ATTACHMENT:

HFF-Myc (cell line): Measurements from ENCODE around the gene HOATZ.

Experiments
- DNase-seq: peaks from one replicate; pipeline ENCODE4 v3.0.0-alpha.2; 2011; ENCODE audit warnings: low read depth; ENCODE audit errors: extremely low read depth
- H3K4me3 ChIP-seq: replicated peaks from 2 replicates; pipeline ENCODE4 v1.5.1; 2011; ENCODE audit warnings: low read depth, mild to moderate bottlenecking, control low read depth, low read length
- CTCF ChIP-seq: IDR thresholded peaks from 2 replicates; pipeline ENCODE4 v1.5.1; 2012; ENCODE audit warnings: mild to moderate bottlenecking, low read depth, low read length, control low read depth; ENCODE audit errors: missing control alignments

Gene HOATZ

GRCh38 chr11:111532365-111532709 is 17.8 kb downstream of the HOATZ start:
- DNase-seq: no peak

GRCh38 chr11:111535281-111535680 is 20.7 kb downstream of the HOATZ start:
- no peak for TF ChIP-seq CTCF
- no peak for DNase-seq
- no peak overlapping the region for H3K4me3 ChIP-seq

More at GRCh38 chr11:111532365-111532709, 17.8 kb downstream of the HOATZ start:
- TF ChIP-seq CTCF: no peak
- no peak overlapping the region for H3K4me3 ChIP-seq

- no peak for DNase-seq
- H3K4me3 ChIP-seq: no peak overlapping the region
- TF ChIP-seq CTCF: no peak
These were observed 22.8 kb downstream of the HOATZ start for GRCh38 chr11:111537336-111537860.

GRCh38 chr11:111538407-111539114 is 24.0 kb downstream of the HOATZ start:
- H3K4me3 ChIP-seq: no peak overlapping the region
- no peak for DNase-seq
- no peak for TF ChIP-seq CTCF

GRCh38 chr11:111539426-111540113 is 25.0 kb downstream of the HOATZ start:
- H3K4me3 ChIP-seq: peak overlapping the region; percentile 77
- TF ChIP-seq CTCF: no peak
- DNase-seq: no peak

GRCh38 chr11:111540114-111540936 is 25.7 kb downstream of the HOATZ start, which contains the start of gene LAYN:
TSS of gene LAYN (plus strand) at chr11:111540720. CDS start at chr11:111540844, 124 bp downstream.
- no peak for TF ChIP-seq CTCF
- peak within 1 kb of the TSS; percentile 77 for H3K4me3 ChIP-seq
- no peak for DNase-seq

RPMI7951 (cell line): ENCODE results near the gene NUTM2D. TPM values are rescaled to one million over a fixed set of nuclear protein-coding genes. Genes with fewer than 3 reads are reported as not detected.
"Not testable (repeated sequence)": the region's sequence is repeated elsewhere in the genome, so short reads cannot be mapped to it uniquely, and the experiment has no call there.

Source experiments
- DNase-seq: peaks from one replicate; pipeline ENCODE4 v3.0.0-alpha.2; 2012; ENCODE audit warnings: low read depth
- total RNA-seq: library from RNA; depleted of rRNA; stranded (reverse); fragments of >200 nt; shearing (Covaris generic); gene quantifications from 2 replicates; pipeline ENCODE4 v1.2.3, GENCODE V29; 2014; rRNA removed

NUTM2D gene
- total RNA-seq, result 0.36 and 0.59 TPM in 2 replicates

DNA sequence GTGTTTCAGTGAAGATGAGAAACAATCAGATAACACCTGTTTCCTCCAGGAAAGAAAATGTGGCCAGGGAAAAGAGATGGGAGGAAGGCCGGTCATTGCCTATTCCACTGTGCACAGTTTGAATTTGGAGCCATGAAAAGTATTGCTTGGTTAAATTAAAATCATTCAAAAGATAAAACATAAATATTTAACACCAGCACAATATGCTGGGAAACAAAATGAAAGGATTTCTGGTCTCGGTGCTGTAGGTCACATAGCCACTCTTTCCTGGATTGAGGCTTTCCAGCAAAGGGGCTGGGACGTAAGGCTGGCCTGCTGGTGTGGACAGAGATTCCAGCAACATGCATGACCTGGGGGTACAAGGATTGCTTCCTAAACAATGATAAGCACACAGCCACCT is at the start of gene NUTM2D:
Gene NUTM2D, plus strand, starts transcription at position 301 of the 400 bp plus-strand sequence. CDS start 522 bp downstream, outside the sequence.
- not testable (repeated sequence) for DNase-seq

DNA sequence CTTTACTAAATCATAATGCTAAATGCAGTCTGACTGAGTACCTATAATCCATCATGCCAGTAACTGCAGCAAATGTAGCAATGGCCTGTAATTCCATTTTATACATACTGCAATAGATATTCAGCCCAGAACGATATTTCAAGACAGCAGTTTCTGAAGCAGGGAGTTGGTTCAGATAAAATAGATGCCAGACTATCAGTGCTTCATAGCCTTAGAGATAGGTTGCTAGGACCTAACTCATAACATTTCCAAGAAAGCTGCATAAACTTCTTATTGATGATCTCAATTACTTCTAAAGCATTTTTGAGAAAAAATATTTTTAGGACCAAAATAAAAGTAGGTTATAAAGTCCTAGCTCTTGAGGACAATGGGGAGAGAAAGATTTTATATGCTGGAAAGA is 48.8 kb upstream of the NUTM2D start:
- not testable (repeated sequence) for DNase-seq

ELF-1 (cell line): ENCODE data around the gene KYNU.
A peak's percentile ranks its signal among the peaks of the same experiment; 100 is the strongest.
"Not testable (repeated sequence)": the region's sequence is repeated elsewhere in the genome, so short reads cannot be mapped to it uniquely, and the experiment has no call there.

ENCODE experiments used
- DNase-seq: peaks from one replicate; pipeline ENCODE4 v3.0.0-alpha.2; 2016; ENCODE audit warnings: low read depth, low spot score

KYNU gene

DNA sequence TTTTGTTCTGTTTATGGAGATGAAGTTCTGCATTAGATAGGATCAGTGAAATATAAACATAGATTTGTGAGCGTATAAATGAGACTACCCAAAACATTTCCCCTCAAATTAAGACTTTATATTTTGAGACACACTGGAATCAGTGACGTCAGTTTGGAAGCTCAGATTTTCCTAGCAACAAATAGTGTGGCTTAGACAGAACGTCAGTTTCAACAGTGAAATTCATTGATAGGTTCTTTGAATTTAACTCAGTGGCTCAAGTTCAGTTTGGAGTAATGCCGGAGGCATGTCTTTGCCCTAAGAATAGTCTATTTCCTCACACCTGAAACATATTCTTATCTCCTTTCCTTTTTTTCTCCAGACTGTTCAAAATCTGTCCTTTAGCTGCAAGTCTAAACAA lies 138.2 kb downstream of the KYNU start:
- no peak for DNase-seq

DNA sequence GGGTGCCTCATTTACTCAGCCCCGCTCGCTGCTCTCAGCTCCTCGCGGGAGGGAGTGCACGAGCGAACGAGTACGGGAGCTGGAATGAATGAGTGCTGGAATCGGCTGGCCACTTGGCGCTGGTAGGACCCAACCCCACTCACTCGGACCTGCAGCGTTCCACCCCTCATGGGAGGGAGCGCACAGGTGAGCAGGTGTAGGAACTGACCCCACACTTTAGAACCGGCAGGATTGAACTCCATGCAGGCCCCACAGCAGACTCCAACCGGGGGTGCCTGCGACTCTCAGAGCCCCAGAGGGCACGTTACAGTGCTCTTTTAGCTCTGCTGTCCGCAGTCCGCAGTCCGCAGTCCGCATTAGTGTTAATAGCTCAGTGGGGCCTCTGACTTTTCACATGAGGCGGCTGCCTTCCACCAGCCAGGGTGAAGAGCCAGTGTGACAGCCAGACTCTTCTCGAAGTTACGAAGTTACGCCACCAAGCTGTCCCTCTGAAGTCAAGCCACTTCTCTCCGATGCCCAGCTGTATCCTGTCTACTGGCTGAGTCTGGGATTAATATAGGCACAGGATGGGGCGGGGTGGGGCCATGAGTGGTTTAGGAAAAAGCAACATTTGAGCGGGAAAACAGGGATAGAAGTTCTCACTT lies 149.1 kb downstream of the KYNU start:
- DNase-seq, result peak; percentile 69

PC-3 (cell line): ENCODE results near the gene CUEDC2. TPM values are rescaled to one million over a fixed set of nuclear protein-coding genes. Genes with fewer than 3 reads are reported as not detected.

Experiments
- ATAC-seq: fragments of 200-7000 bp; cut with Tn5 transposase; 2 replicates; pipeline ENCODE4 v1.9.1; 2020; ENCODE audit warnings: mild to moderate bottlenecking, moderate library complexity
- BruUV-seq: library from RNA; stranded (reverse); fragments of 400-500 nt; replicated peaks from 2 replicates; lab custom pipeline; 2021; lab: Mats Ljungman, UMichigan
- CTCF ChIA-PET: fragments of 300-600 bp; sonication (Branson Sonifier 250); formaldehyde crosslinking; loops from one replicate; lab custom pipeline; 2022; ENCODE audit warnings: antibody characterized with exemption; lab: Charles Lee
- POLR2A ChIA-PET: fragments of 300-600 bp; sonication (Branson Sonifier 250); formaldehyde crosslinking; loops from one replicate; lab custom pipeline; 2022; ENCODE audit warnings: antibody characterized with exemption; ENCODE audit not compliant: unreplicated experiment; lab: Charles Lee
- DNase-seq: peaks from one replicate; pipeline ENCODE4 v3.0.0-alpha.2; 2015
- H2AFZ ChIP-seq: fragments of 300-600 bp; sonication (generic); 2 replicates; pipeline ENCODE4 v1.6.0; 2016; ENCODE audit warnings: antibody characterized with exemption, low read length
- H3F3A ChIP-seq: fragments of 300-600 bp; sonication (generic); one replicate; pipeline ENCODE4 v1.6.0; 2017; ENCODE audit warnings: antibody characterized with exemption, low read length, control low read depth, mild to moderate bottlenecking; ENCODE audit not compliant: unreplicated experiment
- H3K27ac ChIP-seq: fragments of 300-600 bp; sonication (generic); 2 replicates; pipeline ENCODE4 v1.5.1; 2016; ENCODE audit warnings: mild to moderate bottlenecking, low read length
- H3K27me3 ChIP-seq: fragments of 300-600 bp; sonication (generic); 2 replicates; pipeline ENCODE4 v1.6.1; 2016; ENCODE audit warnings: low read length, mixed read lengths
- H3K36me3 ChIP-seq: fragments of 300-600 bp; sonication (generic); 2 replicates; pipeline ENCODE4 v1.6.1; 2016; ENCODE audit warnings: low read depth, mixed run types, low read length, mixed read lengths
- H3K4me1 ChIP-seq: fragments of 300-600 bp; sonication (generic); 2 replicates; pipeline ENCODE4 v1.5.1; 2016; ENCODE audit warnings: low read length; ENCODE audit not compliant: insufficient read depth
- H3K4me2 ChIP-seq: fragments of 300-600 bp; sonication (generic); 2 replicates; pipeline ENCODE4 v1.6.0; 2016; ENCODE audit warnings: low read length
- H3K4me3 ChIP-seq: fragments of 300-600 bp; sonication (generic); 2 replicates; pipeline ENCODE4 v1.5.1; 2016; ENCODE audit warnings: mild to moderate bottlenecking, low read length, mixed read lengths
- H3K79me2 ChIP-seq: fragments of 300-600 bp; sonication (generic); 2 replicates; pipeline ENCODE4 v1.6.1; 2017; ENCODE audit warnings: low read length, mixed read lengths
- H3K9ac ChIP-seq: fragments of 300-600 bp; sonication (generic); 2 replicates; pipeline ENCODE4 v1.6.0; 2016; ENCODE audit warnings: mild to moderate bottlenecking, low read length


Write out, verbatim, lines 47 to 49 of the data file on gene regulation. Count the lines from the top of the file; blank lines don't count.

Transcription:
"Not testable (repeated sequence)": the region's sequence is repeated elsewhere in the genome, so short reads cannot be mapped to it uniquely, and the experiment has no call there.

ENCODE experiments used
- DNase-seq: peaks from one replicate; pipeline ENCODE4 v3.0.0-alpha.2; 2016; ENCODE audit warnings: low read depth, low spot score